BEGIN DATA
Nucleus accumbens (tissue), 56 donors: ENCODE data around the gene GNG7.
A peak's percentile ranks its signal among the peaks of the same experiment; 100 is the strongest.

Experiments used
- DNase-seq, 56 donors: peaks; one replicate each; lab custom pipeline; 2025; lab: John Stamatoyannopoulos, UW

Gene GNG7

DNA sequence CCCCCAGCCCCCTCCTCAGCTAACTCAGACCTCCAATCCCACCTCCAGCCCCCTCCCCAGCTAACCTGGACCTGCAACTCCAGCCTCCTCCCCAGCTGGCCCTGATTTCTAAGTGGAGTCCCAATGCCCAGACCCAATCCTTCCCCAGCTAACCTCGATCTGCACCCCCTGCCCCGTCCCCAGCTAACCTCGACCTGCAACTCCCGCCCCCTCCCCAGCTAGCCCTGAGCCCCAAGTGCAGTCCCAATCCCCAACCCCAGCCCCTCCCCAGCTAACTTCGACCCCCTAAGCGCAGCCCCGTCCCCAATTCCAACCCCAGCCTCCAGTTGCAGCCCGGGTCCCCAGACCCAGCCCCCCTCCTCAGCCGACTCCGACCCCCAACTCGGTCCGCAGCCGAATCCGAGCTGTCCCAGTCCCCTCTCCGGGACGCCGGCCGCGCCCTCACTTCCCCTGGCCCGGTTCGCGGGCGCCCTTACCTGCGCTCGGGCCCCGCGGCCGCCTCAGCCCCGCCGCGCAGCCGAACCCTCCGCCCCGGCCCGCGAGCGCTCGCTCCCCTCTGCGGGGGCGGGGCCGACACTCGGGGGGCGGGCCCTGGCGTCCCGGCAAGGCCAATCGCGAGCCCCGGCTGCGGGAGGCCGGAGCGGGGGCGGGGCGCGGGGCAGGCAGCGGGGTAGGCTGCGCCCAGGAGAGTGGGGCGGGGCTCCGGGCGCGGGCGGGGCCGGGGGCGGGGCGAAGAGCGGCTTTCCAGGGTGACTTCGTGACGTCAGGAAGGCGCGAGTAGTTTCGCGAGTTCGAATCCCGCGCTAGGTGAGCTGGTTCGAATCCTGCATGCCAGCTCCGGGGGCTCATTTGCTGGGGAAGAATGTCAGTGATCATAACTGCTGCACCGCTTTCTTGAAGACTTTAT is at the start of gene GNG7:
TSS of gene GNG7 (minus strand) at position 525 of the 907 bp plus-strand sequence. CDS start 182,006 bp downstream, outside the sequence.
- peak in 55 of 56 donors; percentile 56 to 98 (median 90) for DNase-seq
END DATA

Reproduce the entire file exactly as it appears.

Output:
Nucleus accumbens (tissue), 56 donors: ENCODE data around the gene GNG7.
A peak's percentile ranks its signal among the peaks of the same experiment; 100 is the strongest.

Experiments used
- DNase-seq, 56 donors: peaks; one replicate each; lab custom pipeline; 2025; lab: John Stamatoyannopoulos, UW

Gene GNG7

DNA sequence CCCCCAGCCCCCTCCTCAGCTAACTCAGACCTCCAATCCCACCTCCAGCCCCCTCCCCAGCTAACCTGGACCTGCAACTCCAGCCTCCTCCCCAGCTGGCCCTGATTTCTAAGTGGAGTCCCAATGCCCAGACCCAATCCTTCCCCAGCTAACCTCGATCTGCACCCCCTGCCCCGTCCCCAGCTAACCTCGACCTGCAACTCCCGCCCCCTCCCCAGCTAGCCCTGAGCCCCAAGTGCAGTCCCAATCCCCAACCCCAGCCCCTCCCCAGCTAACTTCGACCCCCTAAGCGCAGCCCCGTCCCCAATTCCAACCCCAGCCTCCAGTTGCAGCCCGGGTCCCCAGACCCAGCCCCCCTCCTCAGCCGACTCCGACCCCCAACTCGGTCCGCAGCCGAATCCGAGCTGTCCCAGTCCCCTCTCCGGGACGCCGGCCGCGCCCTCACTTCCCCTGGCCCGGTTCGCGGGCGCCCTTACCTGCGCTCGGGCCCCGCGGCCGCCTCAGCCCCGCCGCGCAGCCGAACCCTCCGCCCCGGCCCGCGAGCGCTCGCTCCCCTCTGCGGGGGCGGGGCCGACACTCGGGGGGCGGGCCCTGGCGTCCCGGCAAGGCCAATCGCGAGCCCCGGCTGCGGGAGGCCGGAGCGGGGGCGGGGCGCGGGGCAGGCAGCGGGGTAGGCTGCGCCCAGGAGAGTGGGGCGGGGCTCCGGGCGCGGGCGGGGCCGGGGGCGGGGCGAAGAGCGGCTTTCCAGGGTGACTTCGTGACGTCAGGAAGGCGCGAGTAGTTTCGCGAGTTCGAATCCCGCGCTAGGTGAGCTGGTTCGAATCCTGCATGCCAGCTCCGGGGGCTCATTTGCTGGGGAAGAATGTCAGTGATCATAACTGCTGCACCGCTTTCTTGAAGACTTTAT is at the start of gene GNG7:
TSS of gene GNG7 (minus strand) at position 525 of the 907 bp plus-strand sequence. CDS start 182,006 bp downstream, outside the sequence.
- peak in 55 of 56 donors; percentile 56 to 98 (median 90) for DNase-seq